7. By: Sean Higgins (Department of Economics, Tulane University); Nora Lustig (Department of Economics, Tulane University); Whitney Ruble (Department of Economics, Tulane University); Timothy Smeeding (Institute for Research on Poverty, Robert M. La Follette School of Public Affairs, University of Wisconsin-Madison)
    Abstract: We perform the first comprehensive fiscal incidence analyses in Brazil and the US, including direct cash and food transfers, targeted housing and heating subsidies, public spending on education and health, and personal income, payroll, corporate income, property, and expenditure taxes. In both countries, primary spending is close to 40 percent of GDP. The US achieves higher redistribution through direct taxes and transfers, primarily due to underutilization of the personal income tax in Brazil and the fact that Brazil’s highly progressive cash and food transfer programs are small while larger transfer programs are less progressive. However, when health and non-tertiary education spending are added to income using the government cost approach, the two countries achieve similar levels of redistribution. This result may be a reflection of better-off households in Brazil opting out of public services due to quality concerns rather than a result of government effort to make spending more equitable.
    Keywords: inequality, fiscal policy, taxation, social spending
    JEL: D31 H22 I38
    Date: 2013–11
  8. By: Alan L. Gustman (Dartmouth College); Thomas L. Steinmeier (Texas Tech University); Nahid Tabatabai (Dartmouth College)
    Abstract: This paper uses data from the Health and Retirement Study to investigate the effects of Social Security’s Windfall Elimination Provision (WEP) and Government Pension Offset (GPO) provision on Social Security benefits received by individuals and households. WEP reduces the benefits of individuals who worked in jobs covered by Social Security and also worked in uncovered jobs where a pension was earned. WEP also reduces spouse benefits. GPO reduces spouse and survivor benefits for persons who worked in uncovered government employment where they also earned a pension. Unlike previous studies, we take explicit account of pensions earned on jobs not covered by Social Security, a key determinant of the size of WEP and GPO adjustments. Also unlike previous studies, we focus on the household. This allows us to incorporate the full effects of WEP and GPO on spouse and survivor benefits, and to evaluate the effects of WEP and GPO on the assets accumulated by affected families. Among our specific findings: About 3.5 percent of households are subject to either WEP or to GPO. The present value of their Social Security benefits is reduced by roughly one fifth. This amounts to five to six percent of the total wealth they accumulate before retirement. Households affected by both WEP and GPO lose about one third of their benefit. Limiting the Social Security benefit to half the size of the pension from uncovered employment reduces the penalty from WEP for members of the original HRS cohort by about 60 percent.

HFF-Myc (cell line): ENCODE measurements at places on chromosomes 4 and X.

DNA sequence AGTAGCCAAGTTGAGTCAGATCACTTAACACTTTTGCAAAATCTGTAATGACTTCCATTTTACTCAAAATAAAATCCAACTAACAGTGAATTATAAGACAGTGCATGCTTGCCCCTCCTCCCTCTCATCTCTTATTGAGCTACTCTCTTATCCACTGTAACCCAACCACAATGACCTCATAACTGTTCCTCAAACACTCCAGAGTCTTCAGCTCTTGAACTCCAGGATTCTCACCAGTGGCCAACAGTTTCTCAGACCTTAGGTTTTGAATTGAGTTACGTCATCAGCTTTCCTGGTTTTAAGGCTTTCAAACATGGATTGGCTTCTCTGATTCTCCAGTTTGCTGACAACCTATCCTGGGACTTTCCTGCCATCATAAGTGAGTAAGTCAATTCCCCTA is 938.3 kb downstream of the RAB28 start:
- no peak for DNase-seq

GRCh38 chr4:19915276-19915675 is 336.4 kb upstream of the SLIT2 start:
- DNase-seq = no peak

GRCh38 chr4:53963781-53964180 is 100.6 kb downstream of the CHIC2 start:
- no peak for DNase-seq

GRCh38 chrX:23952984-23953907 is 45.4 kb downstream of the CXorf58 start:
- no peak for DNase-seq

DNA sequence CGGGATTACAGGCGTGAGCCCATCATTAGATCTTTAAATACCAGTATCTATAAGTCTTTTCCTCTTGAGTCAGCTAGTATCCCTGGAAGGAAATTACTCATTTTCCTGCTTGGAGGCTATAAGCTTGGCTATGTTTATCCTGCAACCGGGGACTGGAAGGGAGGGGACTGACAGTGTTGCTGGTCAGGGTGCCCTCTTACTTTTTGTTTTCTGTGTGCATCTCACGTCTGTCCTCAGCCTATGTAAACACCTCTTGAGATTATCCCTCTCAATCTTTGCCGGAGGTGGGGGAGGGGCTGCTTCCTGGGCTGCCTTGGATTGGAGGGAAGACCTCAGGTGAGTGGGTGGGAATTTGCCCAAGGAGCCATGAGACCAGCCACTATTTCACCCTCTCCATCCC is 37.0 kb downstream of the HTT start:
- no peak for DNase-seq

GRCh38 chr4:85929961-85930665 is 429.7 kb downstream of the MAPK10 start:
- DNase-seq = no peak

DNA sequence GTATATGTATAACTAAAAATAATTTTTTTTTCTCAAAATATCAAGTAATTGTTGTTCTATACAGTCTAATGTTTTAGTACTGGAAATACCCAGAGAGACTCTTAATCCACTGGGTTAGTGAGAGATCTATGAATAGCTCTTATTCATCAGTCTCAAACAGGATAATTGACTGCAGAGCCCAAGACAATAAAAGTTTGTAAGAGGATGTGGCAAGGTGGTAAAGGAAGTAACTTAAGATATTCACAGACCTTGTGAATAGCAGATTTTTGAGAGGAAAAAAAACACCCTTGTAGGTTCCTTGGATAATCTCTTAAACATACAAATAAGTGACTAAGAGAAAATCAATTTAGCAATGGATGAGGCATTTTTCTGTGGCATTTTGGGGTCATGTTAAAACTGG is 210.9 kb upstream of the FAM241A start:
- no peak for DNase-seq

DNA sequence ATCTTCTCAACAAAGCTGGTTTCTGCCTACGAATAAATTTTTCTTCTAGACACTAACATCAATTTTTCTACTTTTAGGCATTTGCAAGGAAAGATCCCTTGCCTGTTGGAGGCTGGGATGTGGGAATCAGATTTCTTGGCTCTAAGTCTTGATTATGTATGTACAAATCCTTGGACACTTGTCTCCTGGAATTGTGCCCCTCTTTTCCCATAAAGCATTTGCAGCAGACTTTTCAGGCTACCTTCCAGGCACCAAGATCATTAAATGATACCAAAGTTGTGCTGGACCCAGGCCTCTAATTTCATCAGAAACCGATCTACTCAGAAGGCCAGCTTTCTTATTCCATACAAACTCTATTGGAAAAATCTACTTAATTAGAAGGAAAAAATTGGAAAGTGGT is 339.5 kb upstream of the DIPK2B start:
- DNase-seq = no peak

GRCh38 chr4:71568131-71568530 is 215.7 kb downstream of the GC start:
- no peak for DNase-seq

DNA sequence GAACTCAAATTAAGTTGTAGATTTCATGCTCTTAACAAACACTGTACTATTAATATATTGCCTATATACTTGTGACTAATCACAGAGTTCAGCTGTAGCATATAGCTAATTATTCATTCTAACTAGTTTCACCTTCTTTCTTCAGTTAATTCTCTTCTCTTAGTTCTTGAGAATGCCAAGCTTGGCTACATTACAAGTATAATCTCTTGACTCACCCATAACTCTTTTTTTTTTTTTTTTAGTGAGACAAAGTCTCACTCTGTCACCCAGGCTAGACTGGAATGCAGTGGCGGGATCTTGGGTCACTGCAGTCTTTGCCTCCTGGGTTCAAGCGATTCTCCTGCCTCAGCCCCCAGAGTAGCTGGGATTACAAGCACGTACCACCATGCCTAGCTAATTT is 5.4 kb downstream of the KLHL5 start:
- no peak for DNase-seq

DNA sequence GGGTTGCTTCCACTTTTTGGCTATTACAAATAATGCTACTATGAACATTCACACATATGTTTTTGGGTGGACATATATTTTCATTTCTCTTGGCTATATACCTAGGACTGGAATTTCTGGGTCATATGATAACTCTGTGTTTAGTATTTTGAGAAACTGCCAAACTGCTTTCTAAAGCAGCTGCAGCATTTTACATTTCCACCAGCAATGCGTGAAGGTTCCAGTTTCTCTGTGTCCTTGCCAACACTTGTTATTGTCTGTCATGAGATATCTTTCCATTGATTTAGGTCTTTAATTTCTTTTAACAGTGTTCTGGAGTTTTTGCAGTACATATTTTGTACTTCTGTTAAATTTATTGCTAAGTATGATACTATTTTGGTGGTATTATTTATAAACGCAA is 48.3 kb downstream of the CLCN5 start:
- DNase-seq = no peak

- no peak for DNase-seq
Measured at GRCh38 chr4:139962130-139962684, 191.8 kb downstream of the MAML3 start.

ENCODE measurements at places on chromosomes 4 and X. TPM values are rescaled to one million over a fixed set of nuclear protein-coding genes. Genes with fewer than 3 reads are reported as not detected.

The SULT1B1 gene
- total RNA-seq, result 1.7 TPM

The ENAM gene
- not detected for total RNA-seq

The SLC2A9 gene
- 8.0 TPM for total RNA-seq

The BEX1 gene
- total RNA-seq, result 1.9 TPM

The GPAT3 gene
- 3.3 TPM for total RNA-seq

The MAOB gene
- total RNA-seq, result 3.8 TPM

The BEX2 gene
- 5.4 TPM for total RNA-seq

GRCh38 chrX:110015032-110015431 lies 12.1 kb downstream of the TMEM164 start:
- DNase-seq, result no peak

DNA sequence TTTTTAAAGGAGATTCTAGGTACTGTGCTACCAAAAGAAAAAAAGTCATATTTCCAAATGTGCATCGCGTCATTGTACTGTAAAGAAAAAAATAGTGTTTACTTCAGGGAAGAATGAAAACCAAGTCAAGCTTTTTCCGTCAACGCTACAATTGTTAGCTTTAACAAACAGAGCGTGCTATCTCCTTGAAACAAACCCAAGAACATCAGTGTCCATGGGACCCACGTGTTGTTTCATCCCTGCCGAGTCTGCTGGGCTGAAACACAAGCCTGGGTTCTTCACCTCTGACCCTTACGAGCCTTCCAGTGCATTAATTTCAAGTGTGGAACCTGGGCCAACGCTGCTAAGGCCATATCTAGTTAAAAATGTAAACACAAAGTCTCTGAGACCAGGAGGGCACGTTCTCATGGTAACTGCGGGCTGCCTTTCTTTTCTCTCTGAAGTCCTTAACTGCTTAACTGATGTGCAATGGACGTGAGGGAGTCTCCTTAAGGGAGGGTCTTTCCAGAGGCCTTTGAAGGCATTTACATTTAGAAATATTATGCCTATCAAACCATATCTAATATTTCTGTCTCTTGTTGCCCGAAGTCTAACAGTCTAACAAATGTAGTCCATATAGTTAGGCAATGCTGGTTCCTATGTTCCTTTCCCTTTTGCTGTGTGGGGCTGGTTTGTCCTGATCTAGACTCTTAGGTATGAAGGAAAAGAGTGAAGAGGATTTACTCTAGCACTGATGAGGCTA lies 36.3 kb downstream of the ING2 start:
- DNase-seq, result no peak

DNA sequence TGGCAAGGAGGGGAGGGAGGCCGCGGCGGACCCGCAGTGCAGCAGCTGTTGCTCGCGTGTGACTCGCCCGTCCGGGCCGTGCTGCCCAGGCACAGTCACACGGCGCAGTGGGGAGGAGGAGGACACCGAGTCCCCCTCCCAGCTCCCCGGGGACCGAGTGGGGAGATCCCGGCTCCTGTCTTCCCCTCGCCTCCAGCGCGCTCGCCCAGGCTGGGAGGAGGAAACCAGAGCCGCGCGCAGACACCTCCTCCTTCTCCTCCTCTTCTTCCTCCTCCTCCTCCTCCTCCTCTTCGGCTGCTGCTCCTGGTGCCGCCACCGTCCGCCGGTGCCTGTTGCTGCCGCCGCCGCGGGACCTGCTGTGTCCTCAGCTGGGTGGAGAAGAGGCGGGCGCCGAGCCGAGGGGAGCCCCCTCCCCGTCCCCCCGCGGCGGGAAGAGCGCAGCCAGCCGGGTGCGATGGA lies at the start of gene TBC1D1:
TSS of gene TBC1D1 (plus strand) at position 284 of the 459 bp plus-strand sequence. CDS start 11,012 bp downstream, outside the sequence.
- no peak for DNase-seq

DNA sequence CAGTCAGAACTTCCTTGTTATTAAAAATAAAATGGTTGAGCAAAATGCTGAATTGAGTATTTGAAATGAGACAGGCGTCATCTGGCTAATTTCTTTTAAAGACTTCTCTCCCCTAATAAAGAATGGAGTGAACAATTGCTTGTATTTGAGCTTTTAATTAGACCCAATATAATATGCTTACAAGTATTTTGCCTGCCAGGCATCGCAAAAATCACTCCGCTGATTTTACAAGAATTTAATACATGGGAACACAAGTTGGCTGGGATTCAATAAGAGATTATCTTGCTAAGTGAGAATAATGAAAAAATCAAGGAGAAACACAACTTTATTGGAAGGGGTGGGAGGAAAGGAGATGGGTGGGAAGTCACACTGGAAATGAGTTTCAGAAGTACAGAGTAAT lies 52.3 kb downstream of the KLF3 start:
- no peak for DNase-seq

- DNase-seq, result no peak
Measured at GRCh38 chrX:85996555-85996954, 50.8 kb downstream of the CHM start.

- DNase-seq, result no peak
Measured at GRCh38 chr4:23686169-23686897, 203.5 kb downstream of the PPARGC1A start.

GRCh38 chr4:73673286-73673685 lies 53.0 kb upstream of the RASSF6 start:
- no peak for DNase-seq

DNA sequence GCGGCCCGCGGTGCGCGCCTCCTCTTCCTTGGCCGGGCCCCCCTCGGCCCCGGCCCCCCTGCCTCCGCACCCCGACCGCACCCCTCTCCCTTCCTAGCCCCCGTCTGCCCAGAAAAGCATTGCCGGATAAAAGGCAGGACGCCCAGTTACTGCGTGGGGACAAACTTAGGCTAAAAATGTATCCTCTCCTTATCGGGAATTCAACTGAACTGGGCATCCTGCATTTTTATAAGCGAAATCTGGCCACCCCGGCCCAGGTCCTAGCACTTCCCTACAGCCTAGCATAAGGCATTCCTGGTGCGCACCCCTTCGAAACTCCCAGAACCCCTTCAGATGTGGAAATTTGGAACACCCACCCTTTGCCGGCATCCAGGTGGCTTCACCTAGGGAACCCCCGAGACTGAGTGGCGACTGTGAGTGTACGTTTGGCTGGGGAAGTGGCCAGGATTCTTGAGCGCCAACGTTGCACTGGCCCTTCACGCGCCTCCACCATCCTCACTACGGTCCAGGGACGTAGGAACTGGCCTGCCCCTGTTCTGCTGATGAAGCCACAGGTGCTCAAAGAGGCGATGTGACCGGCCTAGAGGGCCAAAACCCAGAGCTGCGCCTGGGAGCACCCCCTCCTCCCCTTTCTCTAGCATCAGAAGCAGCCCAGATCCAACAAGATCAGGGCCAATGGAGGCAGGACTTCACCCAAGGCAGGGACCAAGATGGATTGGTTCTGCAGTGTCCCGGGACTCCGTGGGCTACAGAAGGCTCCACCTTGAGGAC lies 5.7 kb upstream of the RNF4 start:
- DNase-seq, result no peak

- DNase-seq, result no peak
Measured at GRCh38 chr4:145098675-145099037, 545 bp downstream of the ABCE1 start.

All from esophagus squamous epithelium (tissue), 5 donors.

Date: 2013–10
  9. By: Anya Savikhin Samek (School of Human Ecology, University of Wisconsin-Madison); Roman M. Sheremeta (Weatherhead School of Management, Case Western Reserve University and the Economic Science Institute, Chapman University)
    Abstract: We experimentally investigate the impact of recognizing contributors on public good contributions. We vary recognizing all, highest or lowest contributors. Consistent with previous studies, recognizing all contributors significantly increases contributions relative to the baseline. Recognizing only the highest contributors does not increase contributions compared to not recognizing contributors, while recognizing only the lowest contributors is as effective as recognizing all contributors. These findings support our conjecture that aversion from shame is a more powerful motivator for giving than anticipation of prestige.
    Keywords: public-goods, information, experiments
    JEL: C72 C91 H41
    Date: 2013